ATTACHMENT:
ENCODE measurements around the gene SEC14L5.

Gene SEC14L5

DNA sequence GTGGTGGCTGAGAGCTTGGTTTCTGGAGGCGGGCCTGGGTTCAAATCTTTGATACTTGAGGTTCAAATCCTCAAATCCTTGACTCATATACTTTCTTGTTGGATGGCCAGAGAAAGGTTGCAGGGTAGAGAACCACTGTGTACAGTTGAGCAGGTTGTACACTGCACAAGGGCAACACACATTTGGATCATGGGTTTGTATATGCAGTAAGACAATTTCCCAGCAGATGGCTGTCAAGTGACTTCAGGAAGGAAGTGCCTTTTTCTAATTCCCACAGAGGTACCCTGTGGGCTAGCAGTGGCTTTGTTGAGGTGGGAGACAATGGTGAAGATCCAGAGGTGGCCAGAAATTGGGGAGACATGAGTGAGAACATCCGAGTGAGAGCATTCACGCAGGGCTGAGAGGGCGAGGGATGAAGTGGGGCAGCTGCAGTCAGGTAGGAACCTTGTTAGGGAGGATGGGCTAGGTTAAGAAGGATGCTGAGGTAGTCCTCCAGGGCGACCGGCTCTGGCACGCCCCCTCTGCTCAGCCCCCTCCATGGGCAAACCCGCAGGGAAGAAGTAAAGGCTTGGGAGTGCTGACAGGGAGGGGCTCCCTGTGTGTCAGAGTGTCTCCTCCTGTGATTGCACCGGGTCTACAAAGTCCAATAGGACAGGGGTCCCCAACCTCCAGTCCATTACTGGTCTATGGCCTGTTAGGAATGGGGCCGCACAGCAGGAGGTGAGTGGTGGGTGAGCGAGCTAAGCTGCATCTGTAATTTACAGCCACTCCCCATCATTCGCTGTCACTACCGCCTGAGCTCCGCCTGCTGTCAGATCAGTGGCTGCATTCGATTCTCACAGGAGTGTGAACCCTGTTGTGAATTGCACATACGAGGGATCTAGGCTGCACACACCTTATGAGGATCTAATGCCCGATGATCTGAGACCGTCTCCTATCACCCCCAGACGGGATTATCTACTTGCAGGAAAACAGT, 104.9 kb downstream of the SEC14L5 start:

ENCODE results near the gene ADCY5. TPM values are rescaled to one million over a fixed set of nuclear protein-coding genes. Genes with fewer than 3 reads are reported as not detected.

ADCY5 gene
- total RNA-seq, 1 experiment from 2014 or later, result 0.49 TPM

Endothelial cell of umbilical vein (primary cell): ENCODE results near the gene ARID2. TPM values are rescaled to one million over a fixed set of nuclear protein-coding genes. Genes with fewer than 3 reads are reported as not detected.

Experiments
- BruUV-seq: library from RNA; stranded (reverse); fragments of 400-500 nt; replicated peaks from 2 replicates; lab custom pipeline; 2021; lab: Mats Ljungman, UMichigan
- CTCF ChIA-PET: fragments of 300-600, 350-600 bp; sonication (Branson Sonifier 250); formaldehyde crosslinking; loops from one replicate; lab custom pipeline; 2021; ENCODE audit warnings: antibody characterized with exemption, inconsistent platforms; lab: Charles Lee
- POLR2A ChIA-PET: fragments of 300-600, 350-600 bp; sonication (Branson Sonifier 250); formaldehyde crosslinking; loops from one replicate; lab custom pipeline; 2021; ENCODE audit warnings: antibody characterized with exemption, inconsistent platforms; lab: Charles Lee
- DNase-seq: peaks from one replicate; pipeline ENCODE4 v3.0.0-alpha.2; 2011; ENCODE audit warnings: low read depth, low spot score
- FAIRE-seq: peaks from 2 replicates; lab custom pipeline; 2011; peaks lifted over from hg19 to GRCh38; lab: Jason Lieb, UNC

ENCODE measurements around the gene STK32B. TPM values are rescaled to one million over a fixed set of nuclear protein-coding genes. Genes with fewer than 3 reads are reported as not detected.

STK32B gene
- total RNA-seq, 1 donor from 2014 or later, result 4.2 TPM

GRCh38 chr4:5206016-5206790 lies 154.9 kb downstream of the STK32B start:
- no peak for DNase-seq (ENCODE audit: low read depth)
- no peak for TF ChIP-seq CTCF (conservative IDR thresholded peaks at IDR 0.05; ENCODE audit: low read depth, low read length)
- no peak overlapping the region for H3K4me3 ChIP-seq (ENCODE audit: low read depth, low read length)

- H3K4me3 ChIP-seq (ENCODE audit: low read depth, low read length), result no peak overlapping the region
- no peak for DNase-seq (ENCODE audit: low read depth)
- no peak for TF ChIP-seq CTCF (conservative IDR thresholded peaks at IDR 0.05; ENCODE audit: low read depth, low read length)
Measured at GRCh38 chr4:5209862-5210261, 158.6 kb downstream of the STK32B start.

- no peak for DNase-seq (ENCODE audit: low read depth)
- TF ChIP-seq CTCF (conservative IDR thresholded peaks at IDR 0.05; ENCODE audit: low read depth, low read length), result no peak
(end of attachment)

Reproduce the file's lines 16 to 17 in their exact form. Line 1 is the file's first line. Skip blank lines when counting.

- total RNA-seq, 1 donor from 2014 or later, result 4.2 TPM

GRCh38 chr4:5206016-5206790 lies 154.9 kb downstream of the STK32B start: